CHAMPION PHOENIX: Does Timing of PCI Impact Efficacy or Safety Outcomes?

In contrast to findings from several prior studies, time of percutaneous coronary intervention (PCI) may not affect efficacy or safety outcomes of ST-segment elevation myocardial infarction (STEMI), according to findings from the CHAMPION PHOENIX Trial presented Aug. 30 during ESC Congress 2016 in Rome and simultaneously published in the Journal of the American College of Cardiology.

According to Senthil Selvaraj, MD, Deepak L. Bhatt, MD, MPH, FACC, et al., several previous studies have indicated worse outcomes for patients presenting with STEMI during off-hours as compared to the work day. In this newest study, a subgroup of 1,992 patients with recent STEMI from CHAMPION PHOENIX was dichotomized according to time of presentation, with off-hour PCI defined as an intervention performed on weekends, holidays and from 7 p.m. to 7 a.m. on weekdays. The primary efficacy outcome was a combined endpoint of all-cause death, myocardial infarction, stent thrombosis, or ischemia-driven revascularization at 48 hours. The primary safety outcome was GUSTO-defined moderate or severe bleeding, with ACUITY-defined major or minor bleeding also examined.

Results showed most participants (70 percent) underwent angiography through femoral access (79). On-hours participants were more likely to be enrolled from the U.S., have diabetes mellitus, have a prior PCI, and receive a higher dose clopidogrel load, low molecular weight heparin, bivalirudin, or a drug-eluting stent (p <0.05 for all comparisons). Off-hours participants underwent PCI more rapidly from symptom onset (median: 5.00 vs. 5.98 hours, P <0.0001). Bailout therapy with GP IIb/IIIa inhibitors was similar across both groups, as was the risk of the primary efficacy outcome for on-hours presentation. There was also no significant difference in risk of ST with on-hours PCI (adjusted RR 0.57 [95 percent CI 0.27, 1.21], p = 0.15) or in the primary safety outcome (p = 0.22). Investigators did note that cangrelor showed consistent benefits regardless of time of PCI for all outcomes (p >0.05 for interaction).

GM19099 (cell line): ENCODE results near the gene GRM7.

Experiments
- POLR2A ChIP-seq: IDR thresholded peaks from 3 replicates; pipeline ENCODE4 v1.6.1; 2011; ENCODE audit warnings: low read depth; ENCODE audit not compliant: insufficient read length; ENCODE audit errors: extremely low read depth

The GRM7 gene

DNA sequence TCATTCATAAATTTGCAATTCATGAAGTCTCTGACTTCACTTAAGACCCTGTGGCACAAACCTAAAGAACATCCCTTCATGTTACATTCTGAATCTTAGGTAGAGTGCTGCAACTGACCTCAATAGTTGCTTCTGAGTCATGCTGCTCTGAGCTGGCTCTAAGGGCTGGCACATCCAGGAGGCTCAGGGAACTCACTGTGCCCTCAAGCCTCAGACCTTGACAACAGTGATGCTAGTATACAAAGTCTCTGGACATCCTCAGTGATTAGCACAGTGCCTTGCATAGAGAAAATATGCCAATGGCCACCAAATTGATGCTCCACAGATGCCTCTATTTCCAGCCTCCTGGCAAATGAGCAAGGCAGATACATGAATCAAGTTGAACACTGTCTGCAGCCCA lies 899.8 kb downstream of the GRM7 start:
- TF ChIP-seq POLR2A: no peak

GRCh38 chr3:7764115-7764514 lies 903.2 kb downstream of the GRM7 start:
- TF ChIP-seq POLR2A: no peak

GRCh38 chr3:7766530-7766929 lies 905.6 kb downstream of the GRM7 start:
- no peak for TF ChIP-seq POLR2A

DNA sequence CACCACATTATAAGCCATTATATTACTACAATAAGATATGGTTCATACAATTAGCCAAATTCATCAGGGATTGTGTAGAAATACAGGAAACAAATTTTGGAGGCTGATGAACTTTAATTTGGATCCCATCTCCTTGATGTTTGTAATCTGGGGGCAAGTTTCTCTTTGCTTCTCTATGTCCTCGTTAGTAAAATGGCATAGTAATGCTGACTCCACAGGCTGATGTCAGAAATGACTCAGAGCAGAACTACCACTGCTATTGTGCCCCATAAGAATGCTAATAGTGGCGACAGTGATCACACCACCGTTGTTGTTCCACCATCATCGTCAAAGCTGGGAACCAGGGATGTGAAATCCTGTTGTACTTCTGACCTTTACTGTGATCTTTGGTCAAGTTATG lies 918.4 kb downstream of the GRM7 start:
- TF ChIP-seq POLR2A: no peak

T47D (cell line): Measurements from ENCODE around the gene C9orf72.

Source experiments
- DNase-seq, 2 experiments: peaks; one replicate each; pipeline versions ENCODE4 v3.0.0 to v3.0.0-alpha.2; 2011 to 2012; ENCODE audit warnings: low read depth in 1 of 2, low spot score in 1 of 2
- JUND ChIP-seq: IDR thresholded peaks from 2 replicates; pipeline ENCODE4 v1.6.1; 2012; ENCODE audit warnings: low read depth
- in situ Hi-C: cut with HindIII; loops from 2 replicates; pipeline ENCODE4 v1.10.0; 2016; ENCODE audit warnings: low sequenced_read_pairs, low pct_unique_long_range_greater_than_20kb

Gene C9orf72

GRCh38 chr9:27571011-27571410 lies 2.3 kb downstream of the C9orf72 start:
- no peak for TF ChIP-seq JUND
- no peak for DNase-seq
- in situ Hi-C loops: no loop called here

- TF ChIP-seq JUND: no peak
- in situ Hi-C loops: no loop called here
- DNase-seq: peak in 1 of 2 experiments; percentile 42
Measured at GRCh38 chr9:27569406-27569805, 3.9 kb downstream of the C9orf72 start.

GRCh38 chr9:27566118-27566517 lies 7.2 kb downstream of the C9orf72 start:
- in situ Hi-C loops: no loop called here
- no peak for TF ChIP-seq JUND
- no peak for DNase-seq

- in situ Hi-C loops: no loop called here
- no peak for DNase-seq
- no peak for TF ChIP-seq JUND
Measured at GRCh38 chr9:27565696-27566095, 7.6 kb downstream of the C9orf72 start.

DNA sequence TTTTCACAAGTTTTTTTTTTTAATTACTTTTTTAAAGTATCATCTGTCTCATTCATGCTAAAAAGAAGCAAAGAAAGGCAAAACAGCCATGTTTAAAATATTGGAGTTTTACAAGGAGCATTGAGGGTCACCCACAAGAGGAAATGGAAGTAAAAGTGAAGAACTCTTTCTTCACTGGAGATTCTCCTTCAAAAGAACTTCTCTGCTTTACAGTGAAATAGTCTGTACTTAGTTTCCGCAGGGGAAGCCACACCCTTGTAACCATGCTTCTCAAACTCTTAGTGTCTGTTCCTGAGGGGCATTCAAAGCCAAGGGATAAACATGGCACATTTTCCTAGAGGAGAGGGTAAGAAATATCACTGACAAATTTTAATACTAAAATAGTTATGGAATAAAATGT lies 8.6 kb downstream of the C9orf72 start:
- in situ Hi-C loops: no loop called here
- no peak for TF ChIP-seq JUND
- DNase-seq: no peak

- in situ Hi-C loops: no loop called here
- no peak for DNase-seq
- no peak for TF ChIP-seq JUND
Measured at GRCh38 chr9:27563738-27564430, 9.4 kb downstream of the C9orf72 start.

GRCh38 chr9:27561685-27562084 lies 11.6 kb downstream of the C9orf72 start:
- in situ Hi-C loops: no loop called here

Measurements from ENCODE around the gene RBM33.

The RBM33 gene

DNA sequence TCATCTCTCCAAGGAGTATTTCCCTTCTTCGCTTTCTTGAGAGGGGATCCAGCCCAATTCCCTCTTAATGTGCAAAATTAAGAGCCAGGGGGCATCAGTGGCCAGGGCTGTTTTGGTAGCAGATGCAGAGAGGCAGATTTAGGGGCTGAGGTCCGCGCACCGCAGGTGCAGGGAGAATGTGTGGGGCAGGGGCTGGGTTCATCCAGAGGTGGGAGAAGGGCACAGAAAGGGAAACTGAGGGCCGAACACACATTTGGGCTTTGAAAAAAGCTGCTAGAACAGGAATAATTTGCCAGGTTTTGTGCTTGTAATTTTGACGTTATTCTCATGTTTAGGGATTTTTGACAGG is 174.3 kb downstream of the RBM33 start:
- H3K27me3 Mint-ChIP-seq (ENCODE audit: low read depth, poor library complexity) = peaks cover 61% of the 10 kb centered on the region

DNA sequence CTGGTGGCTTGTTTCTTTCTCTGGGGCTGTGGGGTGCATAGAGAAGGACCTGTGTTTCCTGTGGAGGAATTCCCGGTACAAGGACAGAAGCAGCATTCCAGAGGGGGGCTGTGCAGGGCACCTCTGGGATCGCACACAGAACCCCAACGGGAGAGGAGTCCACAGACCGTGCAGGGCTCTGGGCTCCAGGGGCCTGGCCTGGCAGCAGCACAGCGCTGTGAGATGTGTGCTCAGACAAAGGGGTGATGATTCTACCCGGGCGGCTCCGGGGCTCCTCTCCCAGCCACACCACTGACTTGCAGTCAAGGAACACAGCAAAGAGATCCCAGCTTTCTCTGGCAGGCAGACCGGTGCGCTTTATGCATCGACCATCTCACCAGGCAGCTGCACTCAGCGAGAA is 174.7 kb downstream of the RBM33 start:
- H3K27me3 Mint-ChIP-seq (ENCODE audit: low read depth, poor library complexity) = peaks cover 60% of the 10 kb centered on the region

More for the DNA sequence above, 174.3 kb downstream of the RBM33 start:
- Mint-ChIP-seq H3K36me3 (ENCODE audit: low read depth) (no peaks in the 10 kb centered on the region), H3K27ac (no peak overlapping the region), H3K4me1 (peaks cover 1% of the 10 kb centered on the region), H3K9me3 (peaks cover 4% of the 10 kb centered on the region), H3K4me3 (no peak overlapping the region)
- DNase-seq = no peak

“Previous hazards identified with off-hours presentation in STEMI were not seen in a large, international, contemporary trial with prospective data collection and adjudication of efficacy outcomes,” the study authors said. “Such data are reassuring and may reflect global quality improvement measures in STEMI care.”

Clinical Topics: Anticoagulation Management, Heart Failure and Cardiomyopathies, Invasive Cardiovascular Angiography and Intervention, Stable Ischemic Heart Disease, Vascular Medicine, Interventions and Coronary Artery Disease, Interventions and Vascular Medicine, Chronic Angina

Keywords: ESC Congress, Coronary Artery Disease, Myocardial Infarction, Stroke, Ischemic Attack, Transient, Angina, Stable, Drug-Eluting Stents, Heparin, Peripheral Arterial Disease, Ticlopidine, Piperazines, Dyspnea, Purinergic P2Y Receptor Antagonists, Percutaneous Coronary Intervention, Thrombosis, Diabetes Mellitus, Platelet Glycoprotein GPIIb-IIIa Complex, ESC Congress

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